4. Cappelen, Alexander W. & Hagen, Rune Jansen & Sørensen, Erik Ø. & Tungodden, Bertil, 2012. "DO NON-ENFORCEABLE CONTRACTS MATTER? EVIDENCE FROM AN INTERNATIONAL LAB EXPERIMENT Department," Working Papers in Economics 16/12, University of Bergen, Department of Economics.

    More about this item

    JEL classification:

    • C91 - Mathematical and Quantitative Methods - - Design of Experiments - - - Laboratory, Individual Behavior
    • D03 - Microeconomics - - General - - - Behavioral Microeconomics: Underlying Principles
    • D86 - Microeconomics - - Information, Knowledge, and Uncertainty - - - Economics of Contract Law
    • J41 - Labor and Demographic Economics - - Particular Labor Markets - - - Labor Contracts

    NEP fields

    This paper has been announced in the following NEP Reports:

    Statistics

    Access and download statistics

    Corrections

    All material on this site has been provided by the respective publishers and authors. You can help correct errors and omissions. When requesting a correction, please mention this item's handle: RePEc:nbr:nberwo:17545. See general information about how to correct material in RePEc.

    For technical questions regarding this item, or to correct its authors, title, abstract, bibliographic or download information, contact: (). General contact details of provider: http://edirc.repec.org/data/nberrus.html .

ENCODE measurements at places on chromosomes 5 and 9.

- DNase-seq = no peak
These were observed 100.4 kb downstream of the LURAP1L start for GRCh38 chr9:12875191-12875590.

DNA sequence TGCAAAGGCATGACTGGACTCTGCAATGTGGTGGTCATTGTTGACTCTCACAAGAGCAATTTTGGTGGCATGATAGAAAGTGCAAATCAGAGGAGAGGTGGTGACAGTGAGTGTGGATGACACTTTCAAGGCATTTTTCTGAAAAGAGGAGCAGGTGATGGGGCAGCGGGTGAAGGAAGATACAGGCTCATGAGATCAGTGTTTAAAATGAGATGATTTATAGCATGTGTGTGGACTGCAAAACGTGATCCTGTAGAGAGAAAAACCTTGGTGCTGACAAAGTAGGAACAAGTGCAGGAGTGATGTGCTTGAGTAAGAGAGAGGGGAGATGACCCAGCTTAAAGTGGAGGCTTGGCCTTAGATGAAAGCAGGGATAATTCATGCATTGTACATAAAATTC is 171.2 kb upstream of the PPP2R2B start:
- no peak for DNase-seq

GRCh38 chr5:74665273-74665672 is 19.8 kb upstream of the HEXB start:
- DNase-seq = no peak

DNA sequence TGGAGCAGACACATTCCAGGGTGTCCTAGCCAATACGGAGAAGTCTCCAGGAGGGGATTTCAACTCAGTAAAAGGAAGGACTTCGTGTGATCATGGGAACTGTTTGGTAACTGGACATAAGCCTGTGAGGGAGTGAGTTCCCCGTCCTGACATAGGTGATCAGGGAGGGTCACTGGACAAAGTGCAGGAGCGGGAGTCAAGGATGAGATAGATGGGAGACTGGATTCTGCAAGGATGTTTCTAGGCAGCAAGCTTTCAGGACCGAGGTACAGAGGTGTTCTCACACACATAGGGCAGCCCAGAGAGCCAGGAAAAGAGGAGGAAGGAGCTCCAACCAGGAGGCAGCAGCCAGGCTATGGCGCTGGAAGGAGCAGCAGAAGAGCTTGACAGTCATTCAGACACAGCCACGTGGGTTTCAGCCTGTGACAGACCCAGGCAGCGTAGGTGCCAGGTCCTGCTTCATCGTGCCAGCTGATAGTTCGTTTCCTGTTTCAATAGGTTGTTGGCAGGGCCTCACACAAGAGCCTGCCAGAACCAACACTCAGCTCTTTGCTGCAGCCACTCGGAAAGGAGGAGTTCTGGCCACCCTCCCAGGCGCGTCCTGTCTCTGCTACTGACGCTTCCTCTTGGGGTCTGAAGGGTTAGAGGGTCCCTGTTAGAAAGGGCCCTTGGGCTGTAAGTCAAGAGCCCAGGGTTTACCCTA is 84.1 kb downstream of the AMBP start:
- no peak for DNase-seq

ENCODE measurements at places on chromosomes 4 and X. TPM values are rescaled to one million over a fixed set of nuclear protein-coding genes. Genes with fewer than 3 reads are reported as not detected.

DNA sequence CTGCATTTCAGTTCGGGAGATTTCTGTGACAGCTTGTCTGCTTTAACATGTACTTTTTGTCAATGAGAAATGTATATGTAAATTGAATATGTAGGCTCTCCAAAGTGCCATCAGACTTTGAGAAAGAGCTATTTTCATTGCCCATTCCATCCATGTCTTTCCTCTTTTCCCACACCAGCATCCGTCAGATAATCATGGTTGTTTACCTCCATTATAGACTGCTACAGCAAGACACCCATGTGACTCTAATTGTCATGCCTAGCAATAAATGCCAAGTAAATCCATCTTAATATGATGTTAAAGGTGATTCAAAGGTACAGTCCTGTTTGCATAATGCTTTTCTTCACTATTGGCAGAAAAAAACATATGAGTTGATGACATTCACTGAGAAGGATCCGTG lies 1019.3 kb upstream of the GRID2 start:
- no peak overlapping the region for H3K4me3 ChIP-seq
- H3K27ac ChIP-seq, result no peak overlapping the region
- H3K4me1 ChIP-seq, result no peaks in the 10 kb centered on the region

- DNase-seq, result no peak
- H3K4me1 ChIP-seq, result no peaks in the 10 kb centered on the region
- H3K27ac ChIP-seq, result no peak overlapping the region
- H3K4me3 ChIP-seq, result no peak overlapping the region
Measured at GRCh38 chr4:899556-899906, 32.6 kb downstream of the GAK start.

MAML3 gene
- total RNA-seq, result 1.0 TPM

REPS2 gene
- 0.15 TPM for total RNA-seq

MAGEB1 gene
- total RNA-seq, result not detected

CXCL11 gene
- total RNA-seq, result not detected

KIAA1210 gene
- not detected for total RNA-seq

If you have authored this item and are not yet registered with RePEc, we encourage you to do it here. This allows to link your profile to this item. It also allows you to accept potential citations to this item that we are uncertain about.

    If CitEc recognized a reference but did not link an item in RePEc to it, you can help with this form .

    If you know of missing items citing this one, you can help us creating those links by adding the relevant references in the same way as above, for each refering item. If you are a registered author of this item, you may also want to check the "citations" tab in your RePEc Author Service profile, as there may be some citations waiting for confirmation.

    Please note that corrections may take a couple of weeks to filter through the various RePEc services.

    IDEAS is a RePEc service hosted by the Research Division of the Federal Reserve Bank of St. Louis . RePEc uses bibliographic data supplied by the respective publishers.